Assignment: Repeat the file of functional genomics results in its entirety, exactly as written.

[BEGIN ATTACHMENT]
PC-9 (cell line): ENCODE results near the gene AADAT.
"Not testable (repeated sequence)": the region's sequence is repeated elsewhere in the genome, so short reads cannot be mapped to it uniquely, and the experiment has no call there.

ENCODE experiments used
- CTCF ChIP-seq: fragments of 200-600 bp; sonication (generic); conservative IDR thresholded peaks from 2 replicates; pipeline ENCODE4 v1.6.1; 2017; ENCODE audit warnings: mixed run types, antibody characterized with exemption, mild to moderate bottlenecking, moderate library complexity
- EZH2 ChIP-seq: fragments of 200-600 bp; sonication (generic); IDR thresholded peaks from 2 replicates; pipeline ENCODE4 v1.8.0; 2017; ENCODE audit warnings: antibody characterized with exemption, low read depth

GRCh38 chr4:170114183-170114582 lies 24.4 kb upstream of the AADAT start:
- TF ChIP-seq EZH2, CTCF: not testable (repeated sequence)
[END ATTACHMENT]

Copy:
PC-9 (cell line): ENCODE results near the gene AADAT.
"Not testable (repeated sequence)": the region's sequence is repeated elsewhere in the genome, so short reads cannot be mapped to it uniquely, and the experiment has no call there.

ENCODE experiments used
- CTCF ChIP-seq: fragments of 200-600 bp; sonication (generic); conservative IDR thresholded peaks from 2 replicates; pipeline ENCODE4 v1.6.1; 2017; ENCODE audit warnings: mixed run types, antibody characterized with exemption, mild to moderate bottlenecking, moderate library complexity
- EZH2 ChIP-seq: fragments of 200-600 bp; sonication (generic); IDR thresholded peaks from 2 replicates; pipeline ENCODE4 v1.8.0; 2017; ENCODE audit warnings: antibody characterized with exemption, low read depth

GRCh38 chr4:170114183-170114582 lies 24.4 kb upstream of the AADAT start:
- TF ChIP-seq EZH2, CTCF: not testable (repeated sequence)